Racialized women and the movement for decent work in the nonprofit sector

by Amrita Kumar-Ratta

Illustration by Samantha Nickerson •

Illustration by Samantha Nickerson •

Last year, while working in the nonprofit sector, I came out of an informational interview with a senior leader in the Ontario Government feeling the most confident I had felt in a long time about my professional portfolio.

In fact, I came out of the interview with the realization that in my my recent experience as a contract employee in the nonprofit sector, working tirelessly towards social justice on behalf of underrepresented communities in Ontario, I had rarely been acknowledged or appreciated for my work.

Instead, in most cases, I was dismissed, spoken for, spoken over, overworked, underpaid, and fundamentally undervalued in the workplace. My experiences resulted in mental health challenges, including but of course not limited to the internalization of a profound lack of professional ability and self-worth.

Suffice it to say that this informational interview was a key experience that prompted me to finally acknowledge that something important needed to change in my career; I wanted to feel this confident about my experiences and professional abilities all the time. And I was no longer sure that was possible in the nonprofit sector.

Here’s the thing, though: I love nonprofits. I’m a passionate advocate for the sector’s importance and in the last decade, I’ve built my career working in, collaborating with, and advising the nonprofit sector — both in Canada and internationally.

It's home in many ways.

But I also believe that having passion for one’s work and community and feeling a sense of personal wellbeing are not mutually exclusive. I’ve had more than my fair share of moments, some even quite recently, where I’ve thought to myself ‘I need to leave this sector now or risk becoming seriously ill.’ True story.

According to recent statistics from the Ontario Nonprofit Network (ONN), 75-80% of sector employees are women. While there are more women in leadership positions in the nonprofit sector compared to other sectors, 87% of nonprofit senior leadership is white and racialized women mostly occupy junior positions with limited decision-making power. Given that the dominant narrative of the nonprofit sector is that it’s a care-oriented sector and thus majority women-employed, it has been historically under-resourced and under-valued. Most community work is viewed as ‘charity’ rather than that which requires important skills, training, and emotional stamina.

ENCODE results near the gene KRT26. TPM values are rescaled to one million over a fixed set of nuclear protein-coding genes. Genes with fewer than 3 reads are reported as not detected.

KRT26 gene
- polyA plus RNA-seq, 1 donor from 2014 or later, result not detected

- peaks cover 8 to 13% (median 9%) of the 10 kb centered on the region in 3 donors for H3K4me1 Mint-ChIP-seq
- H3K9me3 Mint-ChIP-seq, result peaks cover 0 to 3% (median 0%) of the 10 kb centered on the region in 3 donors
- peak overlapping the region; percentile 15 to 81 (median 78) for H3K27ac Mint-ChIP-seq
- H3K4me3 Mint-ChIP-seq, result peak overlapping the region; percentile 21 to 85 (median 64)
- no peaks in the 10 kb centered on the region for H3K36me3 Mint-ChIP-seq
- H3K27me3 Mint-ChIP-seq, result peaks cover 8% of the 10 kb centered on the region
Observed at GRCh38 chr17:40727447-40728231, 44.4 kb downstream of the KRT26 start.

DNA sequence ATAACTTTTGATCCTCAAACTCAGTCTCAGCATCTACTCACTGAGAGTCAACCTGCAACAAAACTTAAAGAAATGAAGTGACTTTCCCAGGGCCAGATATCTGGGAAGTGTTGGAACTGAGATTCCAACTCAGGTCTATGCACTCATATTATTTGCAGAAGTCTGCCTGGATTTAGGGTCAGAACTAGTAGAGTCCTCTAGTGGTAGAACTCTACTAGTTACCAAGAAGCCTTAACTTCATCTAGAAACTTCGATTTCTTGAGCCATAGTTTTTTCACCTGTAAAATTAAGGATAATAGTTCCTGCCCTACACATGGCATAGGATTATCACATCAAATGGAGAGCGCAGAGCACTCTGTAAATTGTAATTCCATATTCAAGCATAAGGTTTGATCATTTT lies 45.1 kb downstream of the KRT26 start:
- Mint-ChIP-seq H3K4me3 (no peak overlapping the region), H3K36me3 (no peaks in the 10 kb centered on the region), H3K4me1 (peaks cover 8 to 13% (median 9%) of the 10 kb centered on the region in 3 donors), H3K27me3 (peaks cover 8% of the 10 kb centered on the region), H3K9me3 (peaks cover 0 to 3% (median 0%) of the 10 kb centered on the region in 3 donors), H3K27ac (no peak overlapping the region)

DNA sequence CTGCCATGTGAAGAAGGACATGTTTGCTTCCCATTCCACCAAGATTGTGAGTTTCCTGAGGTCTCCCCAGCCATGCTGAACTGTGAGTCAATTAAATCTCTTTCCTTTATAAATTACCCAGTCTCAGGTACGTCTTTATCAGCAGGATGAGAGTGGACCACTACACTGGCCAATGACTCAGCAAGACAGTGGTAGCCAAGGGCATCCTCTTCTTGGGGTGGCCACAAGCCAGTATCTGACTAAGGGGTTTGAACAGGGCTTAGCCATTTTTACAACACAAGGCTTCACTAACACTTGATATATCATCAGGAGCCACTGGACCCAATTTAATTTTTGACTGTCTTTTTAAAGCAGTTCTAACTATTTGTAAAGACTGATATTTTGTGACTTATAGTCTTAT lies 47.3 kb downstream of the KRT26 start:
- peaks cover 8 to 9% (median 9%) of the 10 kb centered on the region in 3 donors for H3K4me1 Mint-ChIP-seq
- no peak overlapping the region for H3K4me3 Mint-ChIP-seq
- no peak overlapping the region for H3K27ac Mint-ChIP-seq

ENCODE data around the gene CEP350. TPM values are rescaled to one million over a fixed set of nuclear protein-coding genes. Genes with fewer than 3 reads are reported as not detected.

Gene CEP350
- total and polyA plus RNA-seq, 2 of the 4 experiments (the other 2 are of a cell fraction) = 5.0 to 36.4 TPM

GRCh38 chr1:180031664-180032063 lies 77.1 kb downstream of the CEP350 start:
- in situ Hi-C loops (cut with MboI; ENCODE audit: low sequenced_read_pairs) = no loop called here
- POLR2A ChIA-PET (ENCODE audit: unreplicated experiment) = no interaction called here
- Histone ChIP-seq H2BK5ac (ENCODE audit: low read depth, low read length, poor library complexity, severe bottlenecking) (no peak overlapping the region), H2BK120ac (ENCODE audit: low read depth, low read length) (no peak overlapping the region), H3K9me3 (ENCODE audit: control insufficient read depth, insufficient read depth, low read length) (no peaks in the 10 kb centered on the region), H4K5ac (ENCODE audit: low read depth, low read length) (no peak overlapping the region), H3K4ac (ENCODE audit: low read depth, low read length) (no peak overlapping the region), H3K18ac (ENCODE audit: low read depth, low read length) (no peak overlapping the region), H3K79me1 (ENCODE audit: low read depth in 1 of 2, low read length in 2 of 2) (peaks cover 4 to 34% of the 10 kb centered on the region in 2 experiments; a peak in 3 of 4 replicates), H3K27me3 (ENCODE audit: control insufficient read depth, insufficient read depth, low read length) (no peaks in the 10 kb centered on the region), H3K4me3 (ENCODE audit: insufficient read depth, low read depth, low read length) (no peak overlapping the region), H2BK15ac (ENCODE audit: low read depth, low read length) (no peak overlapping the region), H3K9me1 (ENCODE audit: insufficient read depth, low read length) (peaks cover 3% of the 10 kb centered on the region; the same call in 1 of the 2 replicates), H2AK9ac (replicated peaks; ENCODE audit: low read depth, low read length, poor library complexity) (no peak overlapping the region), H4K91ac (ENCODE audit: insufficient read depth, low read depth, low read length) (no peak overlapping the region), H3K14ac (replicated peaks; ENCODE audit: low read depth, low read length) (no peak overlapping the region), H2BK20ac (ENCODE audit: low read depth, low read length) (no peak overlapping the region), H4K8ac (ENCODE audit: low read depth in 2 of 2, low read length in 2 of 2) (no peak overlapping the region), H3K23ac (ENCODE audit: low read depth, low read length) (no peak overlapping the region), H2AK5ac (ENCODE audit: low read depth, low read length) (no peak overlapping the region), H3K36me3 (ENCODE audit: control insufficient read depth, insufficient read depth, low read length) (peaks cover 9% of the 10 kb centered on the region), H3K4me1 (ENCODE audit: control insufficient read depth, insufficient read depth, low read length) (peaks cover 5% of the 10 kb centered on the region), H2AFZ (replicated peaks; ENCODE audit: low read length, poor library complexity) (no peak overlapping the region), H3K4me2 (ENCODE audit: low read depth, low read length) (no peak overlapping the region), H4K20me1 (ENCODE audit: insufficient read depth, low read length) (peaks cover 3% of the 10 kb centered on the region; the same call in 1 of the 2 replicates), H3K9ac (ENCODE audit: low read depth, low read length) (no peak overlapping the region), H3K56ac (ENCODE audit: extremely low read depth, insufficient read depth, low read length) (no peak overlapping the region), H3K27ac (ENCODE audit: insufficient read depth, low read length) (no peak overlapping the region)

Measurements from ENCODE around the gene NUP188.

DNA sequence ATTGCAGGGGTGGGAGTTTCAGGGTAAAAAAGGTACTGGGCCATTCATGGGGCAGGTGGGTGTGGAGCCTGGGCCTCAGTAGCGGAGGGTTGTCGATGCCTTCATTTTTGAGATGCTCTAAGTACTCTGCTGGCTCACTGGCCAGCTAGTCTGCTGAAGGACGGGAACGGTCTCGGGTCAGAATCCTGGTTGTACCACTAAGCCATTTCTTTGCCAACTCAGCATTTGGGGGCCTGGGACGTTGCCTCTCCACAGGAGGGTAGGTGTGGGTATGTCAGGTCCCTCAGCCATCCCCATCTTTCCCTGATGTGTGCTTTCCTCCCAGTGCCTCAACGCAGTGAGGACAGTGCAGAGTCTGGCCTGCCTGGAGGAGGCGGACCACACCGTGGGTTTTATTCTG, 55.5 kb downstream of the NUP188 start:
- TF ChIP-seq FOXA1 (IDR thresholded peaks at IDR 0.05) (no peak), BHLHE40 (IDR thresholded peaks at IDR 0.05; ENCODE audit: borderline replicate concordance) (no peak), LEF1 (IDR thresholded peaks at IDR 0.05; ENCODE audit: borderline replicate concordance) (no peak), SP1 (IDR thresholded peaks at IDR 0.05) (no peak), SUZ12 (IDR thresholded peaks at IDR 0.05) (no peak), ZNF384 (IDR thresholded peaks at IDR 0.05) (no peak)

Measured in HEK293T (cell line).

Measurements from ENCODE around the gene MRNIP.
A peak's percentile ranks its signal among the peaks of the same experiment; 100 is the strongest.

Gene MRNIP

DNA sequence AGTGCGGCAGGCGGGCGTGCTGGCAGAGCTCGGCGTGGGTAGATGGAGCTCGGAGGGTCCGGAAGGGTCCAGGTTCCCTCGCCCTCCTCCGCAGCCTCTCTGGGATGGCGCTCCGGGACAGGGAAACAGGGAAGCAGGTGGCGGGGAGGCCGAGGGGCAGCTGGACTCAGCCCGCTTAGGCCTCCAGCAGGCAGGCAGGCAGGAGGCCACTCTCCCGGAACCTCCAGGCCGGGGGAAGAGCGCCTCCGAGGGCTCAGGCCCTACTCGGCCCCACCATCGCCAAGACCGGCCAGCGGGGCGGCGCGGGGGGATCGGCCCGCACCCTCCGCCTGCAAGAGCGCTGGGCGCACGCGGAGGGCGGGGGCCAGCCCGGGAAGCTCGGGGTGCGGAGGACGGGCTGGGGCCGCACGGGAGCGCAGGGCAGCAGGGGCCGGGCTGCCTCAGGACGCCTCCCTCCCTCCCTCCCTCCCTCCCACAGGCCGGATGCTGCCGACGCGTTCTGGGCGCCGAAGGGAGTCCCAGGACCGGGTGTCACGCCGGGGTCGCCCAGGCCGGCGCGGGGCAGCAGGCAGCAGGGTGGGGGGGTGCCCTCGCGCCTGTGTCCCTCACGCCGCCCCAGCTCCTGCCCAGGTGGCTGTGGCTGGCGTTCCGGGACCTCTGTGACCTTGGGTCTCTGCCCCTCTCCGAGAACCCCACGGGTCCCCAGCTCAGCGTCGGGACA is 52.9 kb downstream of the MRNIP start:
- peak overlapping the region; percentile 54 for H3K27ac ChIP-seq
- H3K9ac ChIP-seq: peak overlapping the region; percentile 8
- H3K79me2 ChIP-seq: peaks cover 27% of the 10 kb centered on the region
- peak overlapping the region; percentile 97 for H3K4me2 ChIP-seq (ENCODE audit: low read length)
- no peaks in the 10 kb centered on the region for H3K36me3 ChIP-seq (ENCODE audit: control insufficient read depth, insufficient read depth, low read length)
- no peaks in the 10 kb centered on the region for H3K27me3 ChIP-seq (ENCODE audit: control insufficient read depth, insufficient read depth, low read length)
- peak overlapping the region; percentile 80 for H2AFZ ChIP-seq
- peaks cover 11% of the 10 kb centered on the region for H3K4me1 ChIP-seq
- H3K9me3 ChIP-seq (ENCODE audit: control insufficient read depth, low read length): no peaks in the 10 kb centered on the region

As project lead for the ONN, Pamela Uppal tells me, “The non-profit sector didn’t end up like this as a fluke… feminization also means that traditional stereotypes of femininity are mapped onto sector structures and embedded in its narrative.”

And while this is by no means a fluke, the structural challenges to decent work are only exacerbated by challenging work environments that are rife with “racism, erasure and patronization (that) make some atmospheres feel impossible to thrive in”, says Rudayna Bahubeshi, communications manager at the Inspirit Foundation in Toronto.

For racialized women in particular, these kinds of environments stifle passion and create serious mental health challenges. In her recent book Brown Girl in the Room, Canadian writer and non-profit communications professional Priya Ramsingh honestly confronts the spiraling reality of so many racialized women who come into the sector with excitement and leave anxious, demoralized and exhausted.

Brilliant women of colour—often the best positioned to advance the social change agenda—are being pushed out of the sector like rapid fire.

In a previous review of her book, I’ve written that this portrayal “is terrifyingly close to home.” In my own network of racialized female nonprofit employees, toxic environments are an everyday reality. And while these kinds of environments are by no means limited to the non-profit sector, we can’t ignore the fact that brilliant women of colour — often the best positioned to advance the social change agenda — are being pushed out of the sector like rapid fire.